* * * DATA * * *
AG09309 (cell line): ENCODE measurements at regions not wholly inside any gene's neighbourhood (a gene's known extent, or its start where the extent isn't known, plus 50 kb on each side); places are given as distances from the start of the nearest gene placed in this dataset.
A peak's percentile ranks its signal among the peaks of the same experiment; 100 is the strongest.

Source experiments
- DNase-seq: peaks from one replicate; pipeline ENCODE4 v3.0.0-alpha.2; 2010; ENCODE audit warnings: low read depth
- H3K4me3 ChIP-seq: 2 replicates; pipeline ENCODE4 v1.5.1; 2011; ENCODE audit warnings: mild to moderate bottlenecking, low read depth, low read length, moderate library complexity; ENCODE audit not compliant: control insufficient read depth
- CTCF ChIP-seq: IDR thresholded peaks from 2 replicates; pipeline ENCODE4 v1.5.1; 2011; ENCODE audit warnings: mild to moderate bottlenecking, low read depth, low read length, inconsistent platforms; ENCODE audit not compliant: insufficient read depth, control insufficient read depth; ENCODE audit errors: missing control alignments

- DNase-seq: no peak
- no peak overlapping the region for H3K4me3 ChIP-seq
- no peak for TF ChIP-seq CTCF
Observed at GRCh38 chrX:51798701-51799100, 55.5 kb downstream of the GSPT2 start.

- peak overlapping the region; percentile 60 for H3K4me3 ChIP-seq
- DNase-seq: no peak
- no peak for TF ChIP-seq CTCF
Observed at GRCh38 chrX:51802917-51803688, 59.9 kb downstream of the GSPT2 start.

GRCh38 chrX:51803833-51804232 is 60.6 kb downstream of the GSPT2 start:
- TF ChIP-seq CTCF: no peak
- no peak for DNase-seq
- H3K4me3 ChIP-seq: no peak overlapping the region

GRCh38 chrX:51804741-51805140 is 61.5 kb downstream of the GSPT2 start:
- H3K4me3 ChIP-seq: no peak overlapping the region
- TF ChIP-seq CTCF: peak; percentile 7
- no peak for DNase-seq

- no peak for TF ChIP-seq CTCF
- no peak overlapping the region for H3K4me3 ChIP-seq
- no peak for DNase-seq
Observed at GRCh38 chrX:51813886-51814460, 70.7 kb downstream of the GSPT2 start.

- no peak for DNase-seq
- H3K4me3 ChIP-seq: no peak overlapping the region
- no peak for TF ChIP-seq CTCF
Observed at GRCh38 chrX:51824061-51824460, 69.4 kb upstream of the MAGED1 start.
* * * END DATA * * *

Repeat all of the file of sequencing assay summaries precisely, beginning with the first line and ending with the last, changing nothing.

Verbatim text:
AG09309 (cell line): ENCODE measurements at regions not wholly inside any gene's neighbourhood (a gene's known extent, or its start where the extent isn't known, plus 50 kb on each side); places are given as distances from the start of the nearest gene placed in this dataset.
A peak's percentile ranks its signal among the peaks of the same experiment; 100 is the strongest.

Source experiments
- DNase-seq: peaks from one replicate; pipeline ENCODE4 v3.0.0-alpha.2; 2010; ENCODE audit warnings: low read depth
- H3K4me3 ChIP-seq: 2 replicates; pipeline ENCODE4 v1.5.1; 2011; ENCODE audit warnings: mild to moderate bottlenecking, low read depth, low read length, moderate library complexity; ENCODE audit not compliant: control insufficient read depth
- CTCF ChIP-seq: IDR thresholded peaks from 2 replicates; pipeline ENCODE4 v1.5.1; 2011; ENCODE audit warnings: mild to moderate bottlenecking, low read depth, low read length, inconsistent platforms; ENCODE audit not compliant: insufficient read depth, control insufficient read depth; ENCODE audit errors: missing control alignments

- DNase-seq: no peak
- no peak overlapping the region for H3K4me3 ChIP-seq
- no peak for TF ChIP-seq CTCF
Observed at GRCh38 chrX:51798701-51799100, 55.5 kb downstream of the GSPT2 start.

- peak overlapping the region; percentile 60 for H3K4me3 ChIP-seq
- DNase-seq: no peak
- no peak for TF ChIP-seq CTCF
Observed at GRCh38 chrX:51802917-51803688, 59.9 kb downstream of the GSPT2 start.

GRCh38 chrX:51803833-51804232 is 60.6 kb downstream of the GSPT2 start:
- TF ChIP-seq CTCF: no peak
- no peak for DNase-seq
- H3K4me3 ChIP-seq: no peak overlapping the region

GRCh38 chrX:51804741-51805140 is 61.5 kb downstream of the GSPT2 start:
- H3K4me3 ChIP-seq: no peak overlapping the region
- TF ChIP-seq CTCF: peak; percentile 7
- no peak for DNase-seq

- no peak for TF ChIP-seq CTCF
- no peak overlapping the region for H3K4me3 ChIP-seq
- no peak for DNase-seq
Observed at GRCh38 chrX:51813886-51814460, 70.7 kb downstream of the GSPT2 start.

- no peak for DNase-seq
- H3K4me3 ChIP-seq: no peak overlapping the region
- no peak for TF ChIP-seq CTCF
Observed at GRCh38 chrX:51824061-51824460, 69.4 kb upstream of the MAGED1 start.